Political analyst Dick Morris thinks Rand Paul doesn’t have what it takes to win in 2016. Morris points out three ideological layers of conservative voter values, and he thinks Rand Paul wins in only one of those:
The Republican Party is a three-layer cake consisting of economic libertarians, evangelical believers and national security advocates. Huckabee in 2008 showed you cannot win only as an evangelical. He is showing signs of having learned that lesson in his current bid. McCain showed the limitations of a focus on national security. Now Paul is about to demonstrate that economic libertarians cannot win without the other two facets of the party behind them.
Analysts did this to Ron Paul as well. They also did it to Barry Goldwater. But I think analysts overlook an extremely important factor in “electability”—the support of the Republican Party itself, not just Republican voters.
Morris and others like to act like elections are won by the candidate who best fits the desires of the electorate. That’s not true. The candidate who the electorate thinks is the best fit will win. That’s two entirely different things. And convincing the electorate that a candidate is the best fit is the Party’s job.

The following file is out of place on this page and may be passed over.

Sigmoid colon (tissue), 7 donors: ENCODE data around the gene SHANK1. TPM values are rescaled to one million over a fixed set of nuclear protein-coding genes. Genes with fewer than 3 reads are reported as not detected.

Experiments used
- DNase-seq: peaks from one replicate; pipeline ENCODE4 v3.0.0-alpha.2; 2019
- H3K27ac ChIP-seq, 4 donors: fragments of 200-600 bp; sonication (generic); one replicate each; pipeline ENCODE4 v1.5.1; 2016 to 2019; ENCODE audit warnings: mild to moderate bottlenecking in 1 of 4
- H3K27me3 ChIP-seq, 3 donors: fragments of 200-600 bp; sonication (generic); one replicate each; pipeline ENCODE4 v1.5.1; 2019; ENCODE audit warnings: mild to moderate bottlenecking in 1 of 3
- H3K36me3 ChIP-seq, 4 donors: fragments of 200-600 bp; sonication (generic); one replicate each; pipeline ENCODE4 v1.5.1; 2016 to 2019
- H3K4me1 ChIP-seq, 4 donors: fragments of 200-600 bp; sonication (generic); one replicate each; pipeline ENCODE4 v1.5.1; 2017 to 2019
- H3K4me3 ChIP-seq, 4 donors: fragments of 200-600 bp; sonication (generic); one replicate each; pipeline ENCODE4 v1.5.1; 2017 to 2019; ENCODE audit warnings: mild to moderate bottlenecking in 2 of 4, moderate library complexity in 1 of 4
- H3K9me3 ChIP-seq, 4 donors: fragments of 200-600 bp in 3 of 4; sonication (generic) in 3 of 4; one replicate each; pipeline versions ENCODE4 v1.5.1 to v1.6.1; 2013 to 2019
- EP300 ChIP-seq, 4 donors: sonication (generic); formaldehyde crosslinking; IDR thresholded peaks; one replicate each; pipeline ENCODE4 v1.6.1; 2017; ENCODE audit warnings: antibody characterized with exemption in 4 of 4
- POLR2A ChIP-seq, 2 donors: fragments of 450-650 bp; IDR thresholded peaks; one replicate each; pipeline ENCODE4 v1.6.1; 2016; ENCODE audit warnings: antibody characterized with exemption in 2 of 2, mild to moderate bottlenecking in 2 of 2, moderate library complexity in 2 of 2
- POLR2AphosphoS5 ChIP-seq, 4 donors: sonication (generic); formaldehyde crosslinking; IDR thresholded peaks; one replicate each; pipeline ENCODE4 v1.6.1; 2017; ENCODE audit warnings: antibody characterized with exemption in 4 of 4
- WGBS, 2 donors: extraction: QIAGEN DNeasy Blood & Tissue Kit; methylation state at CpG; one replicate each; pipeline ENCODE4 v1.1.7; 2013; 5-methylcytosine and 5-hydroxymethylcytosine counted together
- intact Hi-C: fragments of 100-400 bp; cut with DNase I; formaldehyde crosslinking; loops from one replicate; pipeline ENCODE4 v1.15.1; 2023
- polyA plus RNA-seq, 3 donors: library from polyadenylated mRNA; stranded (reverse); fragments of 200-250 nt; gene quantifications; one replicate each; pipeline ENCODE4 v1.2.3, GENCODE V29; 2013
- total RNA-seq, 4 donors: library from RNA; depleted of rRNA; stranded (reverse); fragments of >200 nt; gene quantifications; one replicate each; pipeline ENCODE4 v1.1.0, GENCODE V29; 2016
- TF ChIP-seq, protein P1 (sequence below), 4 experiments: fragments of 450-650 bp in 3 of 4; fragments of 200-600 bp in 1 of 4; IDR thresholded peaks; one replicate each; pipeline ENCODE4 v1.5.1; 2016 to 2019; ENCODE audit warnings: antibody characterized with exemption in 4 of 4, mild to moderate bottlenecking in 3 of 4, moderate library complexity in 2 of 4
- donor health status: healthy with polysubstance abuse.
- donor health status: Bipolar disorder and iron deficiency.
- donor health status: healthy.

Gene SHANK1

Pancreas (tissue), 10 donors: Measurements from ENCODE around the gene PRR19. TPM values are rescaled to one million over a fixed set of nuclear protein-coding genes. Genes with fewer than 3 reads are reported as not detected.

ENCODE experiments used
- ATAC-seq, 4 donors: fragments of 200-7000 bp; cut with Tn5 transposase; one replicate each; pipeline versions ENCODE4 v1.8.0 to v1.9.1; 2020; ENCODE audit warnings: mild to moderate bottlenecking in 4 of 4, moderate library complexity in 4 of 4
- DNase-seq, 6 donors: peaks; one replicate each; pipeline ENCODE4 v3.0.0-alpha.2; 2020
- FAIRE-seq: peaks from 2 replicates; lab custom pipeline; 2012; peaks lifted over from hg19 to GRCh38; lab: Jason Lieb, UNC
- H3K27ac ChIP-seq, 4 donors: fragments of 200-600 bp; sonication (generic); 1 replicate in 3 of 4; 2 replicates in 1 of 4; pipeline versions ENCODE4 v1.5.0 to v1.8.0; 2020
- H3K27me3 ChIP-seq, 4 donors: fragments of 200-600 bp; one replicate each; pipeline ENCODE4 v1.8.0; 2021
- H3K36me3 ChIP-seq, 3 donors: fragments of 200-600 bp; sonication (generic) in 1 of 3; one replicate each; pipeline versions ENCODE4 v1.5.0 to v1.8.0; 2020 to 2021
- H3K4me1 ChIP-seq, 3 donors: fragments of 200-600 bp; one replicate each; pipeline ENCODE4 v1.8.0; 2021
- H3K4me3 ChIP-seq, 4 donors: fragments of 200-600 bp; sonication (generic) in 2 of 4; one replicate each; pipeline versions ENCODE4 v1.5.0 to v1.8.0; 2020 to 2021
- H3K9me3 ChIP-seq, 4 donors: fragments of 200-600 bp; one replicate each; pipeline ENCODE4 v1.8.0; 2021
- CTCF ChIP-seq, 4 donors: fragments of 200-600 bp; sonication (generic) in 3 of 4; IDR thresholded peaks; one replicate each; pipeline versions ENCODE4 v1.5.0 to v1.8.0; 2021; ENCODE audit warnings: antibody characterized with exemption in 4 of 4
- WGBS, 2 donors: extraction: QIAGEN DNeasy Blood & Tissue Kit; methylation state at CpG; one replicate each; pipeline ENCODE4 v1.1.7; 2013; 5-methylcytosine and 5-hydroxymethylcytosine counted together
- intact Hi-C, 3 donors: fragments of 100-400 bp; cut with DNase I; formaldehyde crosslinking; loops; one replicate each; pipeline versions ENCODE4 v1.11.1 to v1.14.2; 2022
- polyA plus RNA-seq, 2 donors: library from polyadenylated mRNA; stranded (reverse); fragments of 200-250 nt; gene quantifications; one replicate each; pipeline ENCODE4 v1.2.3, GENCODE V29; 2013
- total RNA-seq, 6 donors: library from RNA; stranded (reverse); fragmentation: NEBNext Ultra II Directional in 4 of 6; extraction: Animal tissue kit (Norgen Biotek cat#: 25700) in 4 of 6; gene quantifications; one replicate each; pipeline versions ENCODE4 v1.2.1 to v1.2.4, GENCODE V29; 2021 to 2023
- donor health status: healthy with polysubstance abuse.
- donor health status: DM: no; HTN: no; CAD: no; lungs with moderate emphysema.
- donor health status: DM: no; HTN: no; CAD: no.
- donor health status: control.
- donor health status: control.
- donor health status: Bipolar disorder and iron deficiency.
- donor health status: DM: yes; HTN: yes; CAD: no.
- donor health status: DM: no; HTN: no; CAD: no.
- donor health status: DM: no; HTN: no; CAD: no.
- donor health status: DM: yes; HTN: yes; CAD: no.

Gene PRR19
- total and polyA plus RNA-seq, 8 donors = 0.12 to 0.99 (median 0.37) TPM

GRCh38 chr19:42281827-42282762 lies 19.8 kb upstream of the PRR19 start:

Which means that the GOP is not going to back a candidate unless it is in their interest. Think about that. The GOP is not looking for the candidate who could garner the most popular support. They are looking for the intersection between a winsome candidate and a party player.
That, and only that, is why Ron Paul did not run on the Republican ticket in 2012. Despite what all the taste-making analysts had to say, Ron Paul could have beaten Obama in 2012. He wasn’t given the chance. In fact, the GOP skewed things to make sure Ron Paul didn’t get the nomination. Then they changed the rules to make sure they wouldn’t have to work so hard in the future to get their way.
So it really doesn’t matter if Rand Paul could win. It’s more a question of who could win plus who the GOP wants to win. The right candidate is the best compromise between those two demands. And, as we’ve seen, the GOP is very willing to sacrifice in the winsome category in order to nominate someone they think will be firmly in their control. (Mitt Romney anyone?)
Rand Paul will be up against a similar problem, though he is more of a party player than his father. So it doesn’t matter if he could win a general election. The real question is, will the GOP let him try?